Tuesday, February 28, 2006

A messy house is good for you...

... or something.

Actually, I wonder if the "neatness and order" thing has less to do with it than having the kind of brain that likes exploring new possibilities and learning new things. Learning new things is responsible for more of the mess in my house than anything else. Imposing order on the chaos is my last priority, and only happens when I can't bear the level of chaos any more. Chaos always reasserts itself very quickly in all its vibrant colors. You have to break eggs to make omelettes, or tempera paint for that matter.

Monday, February 27, 2006

Power Tools are a Girl's Best Friend

Got about two thirds of the floor down tonight. Hope to finish it either tomorrow night or Weds. night -- depending on how sore I am tomorrow. We just barely have 90 square feet of the stuff left over after doing the rest of the house -- and the room is just barely smaller than 90 square feet (9 x 10 room, with one corner cut off).

K. helped get the first couple of rows down (he cut the wood around the floor vent), but if he'd kept "helping" me, I woulda had to kill 'im. (Just kidding, hon.) The basic problem is that we are both quite competent craftspeople, but have different working styles. And I have, in fact, put down MOST of the flooring in the house. I got quite peeved with him when he "helped" me and Dad put the flooring down in our bedroom -- he whined, stalled, and otherwise made a nuisance of himself -- so when his back started bothering him so much that he couldn't continue, it was a relief. And I told him I'd be happier doing the job by myself when I put down the flooring in the other two bedrooms and hallway.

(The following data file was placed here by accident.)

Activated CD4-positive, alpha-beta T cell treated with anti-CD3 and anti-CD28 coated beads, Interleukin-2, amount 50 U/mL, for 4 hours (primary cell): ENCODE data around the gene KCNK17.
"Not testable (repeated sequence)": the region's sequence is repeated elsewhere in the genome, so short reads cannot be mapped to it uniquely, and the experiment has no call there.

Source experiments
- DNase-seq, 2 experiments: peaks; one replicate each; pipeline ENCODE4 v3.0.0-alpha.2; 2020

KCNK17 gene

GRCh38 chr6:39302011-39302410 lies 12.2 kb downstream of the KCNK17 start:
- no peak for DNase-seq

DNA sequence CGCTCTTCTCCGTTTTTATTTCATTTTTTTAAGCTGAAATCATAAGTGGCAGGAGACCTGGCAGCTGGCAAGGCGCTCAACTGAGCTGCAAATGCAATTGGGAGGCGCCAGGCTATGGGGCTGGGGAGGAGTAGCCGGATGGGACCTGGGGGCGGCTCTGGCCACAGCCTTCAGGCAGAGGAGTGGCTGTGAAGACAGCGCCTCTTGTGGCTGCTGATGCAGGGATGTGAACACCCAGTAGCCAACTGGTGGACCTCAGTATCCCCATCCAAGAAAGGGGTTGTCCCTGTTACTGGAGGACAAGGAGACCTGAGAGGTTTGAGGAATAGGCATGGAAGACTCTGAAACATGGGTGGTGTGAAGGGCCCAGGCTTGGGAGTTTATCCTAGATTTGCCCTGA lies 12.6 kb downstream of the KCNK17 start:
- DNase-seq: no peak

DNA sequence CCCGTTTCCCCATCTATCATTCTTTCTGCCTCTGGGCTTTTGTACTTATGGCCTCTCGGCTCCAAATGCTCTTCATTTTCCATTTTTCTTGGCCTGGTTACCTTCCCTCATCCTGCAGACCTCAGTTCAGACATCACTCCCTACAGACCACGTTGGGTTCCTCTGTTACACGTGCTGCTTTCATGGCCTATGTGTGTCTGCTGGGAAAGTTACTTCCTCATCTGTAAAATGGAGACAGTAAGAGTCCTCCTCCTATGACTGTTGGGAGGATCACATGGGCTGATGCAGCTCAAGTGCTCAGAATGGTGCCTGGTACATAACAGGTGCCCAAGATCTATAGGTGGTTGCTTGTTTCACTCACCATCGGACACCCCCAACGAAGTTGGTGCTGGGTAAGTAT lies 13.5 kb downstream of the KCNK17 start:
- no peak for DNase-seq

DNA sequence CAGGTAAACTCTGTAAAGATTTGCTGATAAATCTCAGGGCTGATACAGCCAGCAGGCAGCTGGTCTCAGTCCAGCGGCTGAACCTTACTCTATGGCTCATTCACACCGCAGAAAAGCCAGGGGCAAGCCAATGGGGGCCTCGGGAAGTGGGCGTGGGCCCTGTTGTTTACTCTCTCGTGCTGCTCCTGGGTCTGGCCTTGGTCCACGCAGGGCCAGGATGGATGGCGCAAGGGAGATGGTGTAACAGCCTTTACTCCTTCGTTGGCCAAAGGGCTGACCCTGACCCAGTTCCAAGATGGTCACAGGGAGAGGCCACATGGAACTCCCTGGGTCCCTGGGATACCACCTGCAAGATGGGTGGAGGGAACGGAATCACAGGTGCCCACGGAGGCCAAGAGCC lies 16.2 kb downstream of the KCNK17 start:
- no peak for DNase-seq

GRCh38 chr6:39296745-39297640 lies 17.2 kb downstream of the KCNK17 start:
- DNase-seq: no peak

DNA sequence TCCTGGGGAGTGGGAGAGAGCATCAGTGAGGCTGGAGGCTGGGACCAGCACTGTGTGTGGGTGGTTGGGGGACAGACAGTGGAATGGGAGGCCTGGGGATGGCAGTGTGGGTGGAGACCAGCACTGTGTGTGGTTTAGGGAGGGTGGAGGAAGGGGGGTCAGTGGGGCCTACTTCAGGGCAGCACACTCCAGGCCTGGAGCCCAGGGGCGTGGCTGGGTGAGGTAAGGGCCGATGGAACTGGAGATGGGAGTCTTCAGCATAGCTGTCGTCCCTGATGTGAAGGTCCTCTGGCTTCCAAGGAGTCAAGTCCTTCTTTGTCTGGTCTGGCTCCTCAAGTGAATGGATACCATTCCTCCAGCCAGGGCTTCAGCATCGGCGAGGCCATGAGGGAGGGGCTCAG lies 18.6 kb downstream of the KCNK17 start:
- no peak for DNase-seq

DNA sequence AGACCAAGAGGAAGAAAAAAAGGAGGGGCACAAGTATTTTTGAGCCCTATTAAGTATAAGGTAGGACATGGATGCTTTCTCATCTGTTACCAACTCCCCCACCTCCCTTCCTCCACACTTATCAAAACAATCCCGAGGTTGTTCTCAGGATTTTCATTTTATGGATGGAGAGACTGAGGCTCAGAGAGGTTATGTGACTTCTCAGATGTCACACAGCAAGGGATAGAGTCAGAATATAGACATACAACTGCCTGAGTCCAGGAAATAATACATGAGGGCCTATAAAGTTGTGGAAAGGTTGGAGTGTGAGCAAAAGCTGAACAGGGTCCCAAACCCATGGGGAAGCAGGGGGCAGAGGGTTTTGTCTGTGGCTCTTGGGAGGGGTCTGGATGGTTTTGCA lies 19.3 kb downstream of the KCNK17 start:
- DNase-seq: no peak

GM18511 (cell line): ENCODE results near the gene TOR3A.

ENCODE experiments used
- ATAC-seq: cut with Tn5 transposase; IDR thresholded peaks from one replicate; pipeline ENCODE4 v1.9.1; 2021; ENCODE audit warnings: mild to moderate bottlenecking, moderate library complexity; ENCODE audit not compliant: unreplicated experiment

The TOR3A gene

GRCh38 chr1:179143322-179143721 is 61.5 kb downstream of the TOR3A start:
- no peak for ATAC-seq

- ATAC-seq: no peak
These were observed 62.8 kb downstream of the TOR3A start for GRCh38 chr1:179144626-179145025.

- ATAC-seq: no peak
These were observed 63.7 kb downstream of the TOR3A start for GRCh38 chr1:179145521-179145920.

I think it's the complaining that bothers me most. My knees and back hurt too, dammit, but you don't hear ME whining about it -- at least not until I'm done with the job for the day. Then I'll complain about how my #@!! body is falling apart on me. (Speaking of which, I guess I should go take some aspirin so I don't feel like cr*p in the morning.)

So it gets a bit irksome when he starts telling me how to install flooring ("Put the staples closer together!"). I made strong hints, about two rows into this evening's work, that his knees weren't up to the task and he really ought to leave me to get on with the job, thankyouveddymuch. I can tolerate his help on some of the details, but really, I'd prefer to do this on my own. Besides, there's only one stapler.
Courtesy of Franklin at The Panopticon, Miniature Cheviot Sheep.

I tried to borrow a friend's bottle-fed sheep once, for a reenacting event. I figured that since Baa (the sheep) had been a bottle lamb, raised in Christina's kitchen, it'd be used to being around humans. What I didn't figure on was that Baa had grown up considerably in the month since I first saw him, and had also been reunited with the flock, so when I arrived to pick him up, I got a fully-grown sheep who was not happy at being separated from the flock.

At the time I had a blue Subaru Legacy station wagon. It was a good little wagon, and I managed to haul lots of gear to reenacting events with me. So, I lined the back of the wagon with plastic tarp and newspaper and put Baa in. On the hour-long drive home, Baa bleated softly. I got the wierdest looks from other drivers (how often do you see a station wagon with a sheep in the back?) but figured things were going moderately well.